B. M. Clegg

"Brian Clegg"
Brian Clegg, Science author
Top Reviewer Ranking: 466
Helpful votes received on reviews: 91% (499 of 550)
Location: Wiltshire, England
In My Own Words:
Brian Clegg is a popular science author with books including The God Effect, A Brief History of Infinity, Before the Big Bang, Inflight Science, Build Your Own Time Machine, The Universe Inside You, Gravity, Dice World and Extra Sensory.


Top Reviewer Ranking: 466 - Total Helpful Votes: 499 of 550
Paleofantasy: What Evolution Really Tells Us About&hellip by Marlene Zuk
We all enjoy seeing smug people who tell us how to live being taken down a peg, and in Paleofantasy, subtitled ‘what evolution really tells us about sex, diet and how we live’, Marlene Zuk lays into those who promote a ‘paleo diet’ or ‘caveman lifestyle.’ As the book entertainingly makes clear, these concepts are based on a total misunderstanding.

The idea behind the paleofantasy, particularly popular, it seems, among the New York chatterati, is that we ought to try to live more like our Palaeolithic forebears, because this was the lifestyle and diet we evolved for, where now we live in a very ‘unnatural’ environment. Zuk tears this idea to shreds, showing how evolution doesn’t… Read more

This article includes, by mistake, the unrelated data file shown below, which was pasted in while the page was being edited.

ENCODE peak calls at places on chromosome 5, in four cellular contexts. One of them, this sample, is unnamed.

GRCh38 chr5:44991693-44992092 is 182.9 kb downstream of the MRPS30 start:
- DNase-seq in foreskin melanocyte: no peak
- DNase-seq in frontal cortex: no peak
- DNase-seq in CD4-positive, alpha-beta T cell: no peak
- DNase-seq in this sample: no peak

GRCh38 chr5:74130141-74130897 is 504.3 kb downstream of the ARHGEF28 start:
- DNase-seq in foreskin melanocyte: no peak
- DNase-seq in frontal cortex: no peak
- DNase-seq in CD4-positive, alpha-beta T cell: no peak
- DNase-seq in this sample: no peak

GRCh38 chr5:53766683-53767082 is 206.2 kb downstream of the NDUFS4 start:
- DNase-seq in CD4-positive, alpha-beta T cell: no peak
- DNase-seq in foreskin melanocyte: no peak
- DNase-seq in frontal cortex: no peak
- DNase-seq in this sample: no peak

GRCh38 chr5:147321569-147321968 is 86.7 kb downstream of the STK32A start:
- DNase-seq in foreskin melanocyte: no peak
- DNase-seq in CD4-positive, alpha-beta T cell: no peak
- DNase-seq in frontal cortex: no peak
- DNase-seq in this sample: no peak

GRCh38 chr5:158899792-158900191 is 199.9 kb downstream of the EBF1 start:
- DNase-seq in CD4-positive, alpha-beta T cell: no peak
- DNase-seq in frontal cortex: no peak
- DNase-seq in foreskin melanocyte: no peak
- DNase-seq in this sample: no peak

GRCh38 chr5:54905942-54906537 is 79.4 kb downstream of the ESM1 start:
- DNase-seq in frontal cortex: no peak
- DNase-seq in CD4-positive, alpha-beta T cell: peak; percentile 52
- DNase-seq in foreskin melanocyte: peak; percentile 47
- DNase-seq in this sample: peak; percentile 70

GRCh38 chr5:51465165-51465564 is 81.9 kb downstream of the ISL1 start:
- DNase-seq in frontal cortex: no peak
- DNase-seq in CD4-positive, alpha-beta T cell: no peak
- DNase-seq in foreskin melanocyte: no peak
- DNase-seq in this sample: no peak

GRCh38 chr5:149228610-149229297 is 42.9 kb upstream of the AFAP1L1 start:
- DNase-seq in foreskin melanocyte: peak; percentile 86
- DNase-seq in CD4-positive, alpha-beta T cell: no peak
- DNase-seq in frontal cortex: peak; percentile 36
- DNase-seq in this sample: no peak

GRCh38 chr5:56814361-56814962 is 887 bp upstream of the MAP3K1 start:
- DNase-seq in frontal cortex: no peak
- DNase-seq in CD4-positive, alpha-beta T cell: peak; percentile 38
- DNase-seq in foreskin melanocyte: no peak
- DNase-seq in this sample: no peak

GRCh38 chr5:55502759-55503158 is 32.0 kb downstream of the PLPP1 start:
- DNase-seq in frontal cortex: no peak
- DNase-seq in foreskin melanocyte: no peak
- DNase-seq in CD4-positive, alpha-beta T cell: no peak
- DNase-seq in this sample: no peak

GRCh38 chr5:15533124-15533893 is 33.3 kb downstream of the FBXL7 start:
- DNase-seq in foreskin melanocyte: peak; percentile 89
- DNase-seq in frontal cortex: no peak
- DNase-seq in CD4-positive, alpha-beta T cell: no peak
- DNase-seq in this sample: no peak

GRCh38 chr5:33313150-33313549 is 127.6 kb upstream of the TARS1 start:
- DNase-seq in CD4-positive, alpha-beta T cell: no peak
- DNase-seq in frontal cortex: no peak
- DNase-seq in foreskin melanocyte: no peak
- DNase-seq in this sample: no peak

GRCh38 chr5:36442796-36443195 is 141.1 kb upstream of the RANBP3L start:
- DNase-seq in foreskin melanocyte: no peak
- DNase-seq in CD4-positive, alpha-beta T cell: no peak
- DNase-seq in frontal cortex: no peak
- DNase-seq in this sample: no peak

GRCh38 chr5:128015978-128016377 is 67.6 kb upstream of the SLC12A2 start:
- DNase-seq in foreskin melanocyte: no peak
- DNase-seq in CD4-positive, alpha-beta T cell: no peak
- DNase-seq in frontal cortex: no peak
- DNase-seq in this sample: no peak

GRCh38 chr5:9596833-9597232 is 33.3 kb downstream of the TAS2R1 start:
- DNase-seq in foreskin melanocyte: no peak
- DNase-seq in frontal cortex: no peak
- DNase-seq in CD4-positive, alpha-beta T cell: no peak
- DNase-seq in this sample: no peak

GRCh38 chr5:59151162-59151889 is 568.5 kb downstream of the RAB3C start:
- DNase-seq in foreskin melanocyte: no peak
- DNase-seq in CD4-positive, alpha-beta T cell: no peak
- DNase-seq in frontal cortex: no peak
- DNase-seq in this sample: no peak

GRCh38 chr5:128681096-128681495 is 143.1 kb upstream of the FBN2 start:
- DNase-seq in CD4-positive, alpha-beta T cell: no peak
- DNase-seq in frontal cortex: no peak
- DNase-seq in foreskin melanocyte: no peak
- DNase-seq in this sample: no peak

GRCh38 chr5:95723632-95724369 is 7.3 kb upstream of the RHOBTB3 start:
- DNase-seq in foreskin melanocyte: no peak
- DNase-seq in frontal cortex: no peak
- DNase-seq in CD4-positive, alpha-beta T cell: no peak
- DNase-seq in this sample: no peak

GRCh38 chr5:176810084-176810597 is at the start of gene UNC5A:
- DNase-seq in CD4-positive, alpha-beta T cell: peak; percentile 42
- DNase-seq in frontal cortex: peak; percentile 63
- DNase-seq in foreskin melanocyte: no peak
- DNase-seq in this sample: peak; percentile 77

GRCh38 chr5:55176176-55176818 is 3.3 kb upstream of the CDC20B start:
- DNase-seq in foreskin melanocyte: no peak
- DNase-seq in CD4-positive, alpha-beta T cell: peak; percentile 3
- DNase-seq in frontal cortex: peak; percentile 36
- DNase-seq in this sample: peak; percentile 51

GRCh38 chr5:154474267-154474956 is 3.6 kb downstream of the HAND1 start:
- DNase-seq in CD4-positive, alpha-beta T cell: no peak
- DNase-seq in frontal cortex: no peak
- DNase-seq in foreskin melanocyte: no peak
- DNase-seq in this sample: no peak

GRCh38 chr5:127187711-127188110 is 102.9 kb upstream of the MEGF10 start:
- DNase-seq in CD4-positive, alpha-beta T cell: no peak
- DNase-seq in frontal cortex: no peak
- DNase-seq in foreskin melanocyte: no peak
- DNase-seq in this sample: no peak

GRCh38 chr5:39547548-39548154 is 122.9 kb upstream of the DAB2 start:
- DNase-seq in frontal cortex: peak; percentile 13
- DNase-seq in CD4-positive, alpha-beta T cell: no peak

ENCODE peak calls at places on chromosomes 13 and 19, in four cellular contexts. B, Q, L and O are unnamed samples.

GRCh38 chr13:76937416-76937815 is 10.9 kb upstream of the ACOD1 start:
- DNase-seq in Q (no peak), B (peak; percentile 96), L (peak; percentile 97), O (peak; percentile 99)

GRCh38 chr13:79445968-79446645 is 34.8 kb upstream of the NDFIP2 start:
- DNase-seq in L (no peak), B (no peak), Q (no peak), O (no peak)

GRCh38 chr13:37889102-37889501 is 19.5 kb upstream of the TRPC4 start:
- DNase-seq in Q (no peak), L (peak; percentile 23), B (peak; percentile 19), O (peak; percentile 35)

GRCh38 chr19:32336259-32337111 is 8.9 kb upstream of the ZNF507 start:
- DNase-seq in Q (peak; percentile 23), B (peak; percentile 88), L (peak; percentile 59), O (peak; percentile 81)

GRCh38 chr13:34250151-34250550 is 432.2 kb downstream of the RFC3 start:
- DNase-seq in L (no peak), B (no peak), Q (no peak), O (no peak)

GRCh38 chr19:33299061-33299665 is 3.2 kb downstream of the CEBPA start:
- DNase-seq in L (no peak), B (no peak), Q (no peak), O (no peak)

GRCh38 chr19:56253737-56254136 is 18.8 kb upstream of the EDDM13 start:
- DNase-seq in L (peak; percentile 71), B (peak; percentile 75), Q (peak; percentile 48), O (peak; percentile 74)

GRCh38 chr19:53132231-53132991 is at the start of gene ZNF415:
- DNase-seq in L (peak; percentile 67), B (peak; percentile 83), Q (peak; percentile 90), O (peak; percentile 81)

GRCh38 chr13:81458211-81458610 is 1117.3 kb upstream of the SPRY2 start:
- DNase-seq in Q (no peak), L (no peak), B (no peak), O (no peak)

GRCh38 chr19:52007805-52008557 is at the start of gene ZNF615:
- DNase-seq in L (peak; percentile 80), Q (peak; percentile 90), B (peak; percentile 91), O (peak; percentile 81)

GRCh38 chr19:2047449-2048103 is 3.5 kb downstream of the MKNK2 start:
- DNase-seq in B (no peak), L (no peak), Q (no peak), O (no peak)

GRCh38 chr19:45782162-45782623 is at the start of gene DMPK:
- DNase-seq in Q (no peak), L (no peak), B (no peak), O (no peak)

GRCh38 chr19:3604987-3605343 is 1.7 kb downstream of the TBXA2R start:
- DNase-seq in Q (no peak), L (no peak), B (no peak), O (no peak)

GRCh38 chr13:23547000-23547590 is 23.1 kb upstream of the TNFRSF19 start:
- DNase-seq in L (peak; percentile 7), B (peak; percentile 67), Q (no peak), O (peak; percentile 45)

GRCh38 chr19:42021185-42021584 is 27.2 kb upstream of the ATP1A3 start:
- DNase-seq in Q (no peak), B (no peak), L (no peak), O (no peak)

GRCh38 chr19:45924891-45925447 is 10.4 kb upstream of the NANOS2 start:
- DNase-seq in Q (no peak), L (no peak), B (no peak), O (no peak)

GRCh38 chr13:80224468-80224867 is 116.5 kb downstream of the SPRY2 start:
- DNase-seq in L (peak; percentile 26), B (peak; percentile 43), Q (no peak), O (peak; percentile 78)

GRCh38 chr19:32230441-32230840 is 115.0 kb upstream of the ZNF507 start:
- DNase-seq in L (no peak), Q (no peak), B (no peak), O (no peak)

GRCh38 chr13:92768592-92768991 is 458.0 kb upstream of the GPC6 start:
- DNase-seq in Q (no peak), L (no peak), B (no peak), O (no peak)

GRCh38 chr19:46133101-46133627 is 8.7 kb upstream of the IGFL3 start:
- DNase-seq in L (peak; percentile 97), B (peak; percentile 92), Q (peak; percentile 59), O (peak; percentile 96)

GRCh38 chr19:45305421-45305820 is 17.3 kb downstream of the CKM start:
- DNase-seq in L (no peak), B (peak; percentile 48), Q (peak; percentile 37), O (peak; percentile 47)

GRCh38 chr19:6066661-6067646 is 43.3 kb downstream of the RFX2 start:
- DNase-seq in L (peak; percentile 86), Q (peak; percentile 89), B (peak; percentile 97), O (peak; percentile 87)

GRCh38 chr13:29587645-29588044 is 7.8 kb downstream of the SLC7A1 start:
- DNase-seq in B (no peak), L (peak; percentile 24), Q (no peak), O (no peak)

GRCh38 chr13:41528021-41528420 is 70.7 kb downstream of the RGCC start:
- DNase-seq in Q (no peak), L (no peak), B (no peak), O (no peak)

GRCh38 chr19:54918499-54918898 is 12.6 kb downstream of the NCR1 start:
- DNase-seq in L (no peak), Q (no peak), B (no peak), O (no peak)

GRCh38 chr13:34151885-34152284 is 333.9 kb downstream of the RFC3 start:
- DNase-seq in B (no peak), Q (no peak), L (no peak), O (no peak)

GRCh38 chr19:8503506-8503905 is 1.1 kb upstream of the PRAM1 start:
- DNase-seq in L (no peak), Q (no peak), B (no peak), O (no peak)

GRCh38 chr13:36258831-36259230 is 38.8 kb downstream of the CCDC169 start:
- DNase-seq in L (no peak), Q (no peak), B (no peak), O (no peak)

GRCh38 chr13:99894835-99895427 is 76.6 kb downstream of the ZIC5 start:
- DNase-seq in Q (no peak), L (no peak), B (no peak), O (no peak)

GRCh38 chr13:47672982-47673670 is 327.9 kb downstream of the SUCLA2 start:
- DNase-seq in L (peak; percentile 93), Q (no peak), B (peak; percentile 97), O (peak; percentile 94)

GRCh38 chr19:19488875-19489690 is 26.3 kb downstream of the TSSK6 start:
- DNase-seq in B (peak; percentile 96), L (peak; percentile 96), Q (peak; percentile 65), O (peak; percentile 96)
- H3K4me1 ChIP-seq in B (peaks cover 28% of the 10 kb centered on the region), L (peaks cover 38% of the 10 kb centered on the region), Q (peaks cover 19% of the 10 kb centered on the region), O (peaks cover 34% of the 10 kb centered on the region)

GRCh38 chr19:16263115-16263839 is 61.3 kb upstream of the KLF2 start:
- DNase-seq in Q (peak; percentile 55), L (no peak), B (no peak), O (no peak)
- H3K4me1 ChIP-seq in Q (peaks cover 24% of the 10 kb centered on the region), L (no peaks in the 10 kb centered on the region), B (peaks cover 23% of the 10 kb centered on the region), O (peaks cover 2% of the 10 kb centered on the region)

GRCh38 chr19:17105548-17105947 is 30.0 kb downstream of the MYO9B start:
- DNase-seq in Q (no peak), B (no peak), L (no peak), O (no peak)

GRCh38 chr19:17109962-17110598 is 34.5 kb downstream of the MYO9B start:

Tesla: Inventor of the Electrical Age by W. Bernard Carlson
1 of 1 people found the following review helpful
I’ve reviewed two biographies of the engineer and inventor Nikola Tesla – Tesla: Man out of Time (which is good on Tesla’s odd behaviour but struggles with the science) and Wizard (which is a more rounded book, but is totally lost in the science, telling us that Telsa was close to splitting the electron). This is definitely the best of the three. Certainly it is far better on the aspects of Tesla’s work that are worthwhile – his engineering genius in working on AC motors and polyphase AC, giving comprehensive details of his designs and work.

There is also plenty on his long obsession with transmitting information and electrical energy remotely, culminating in the remarkable… Read more
Superintelligence: Paths, Dangers, Strategies by Nick Bostrom
1 of 2 people found the following review helpful
There has been a spate of outbursts from physicists who should know better, including Stephen Hawking, saying ‘philosophy is dead – all we need now is physics’ or superintwords to that effect. I challenge any of them to read this book and still say that philosophy is pointless.

It’s worth pointing out immediately that this isn’t really a book for the general reader, and that's why I only gave it three stars. I’d say the first handful of chapters are for everyone, but after that, the bulk of the book would probably be best for undergraduate philosophy students or AI students, reading more like a textbook than anything else, particularly in its dogged detail – but if you are… Read more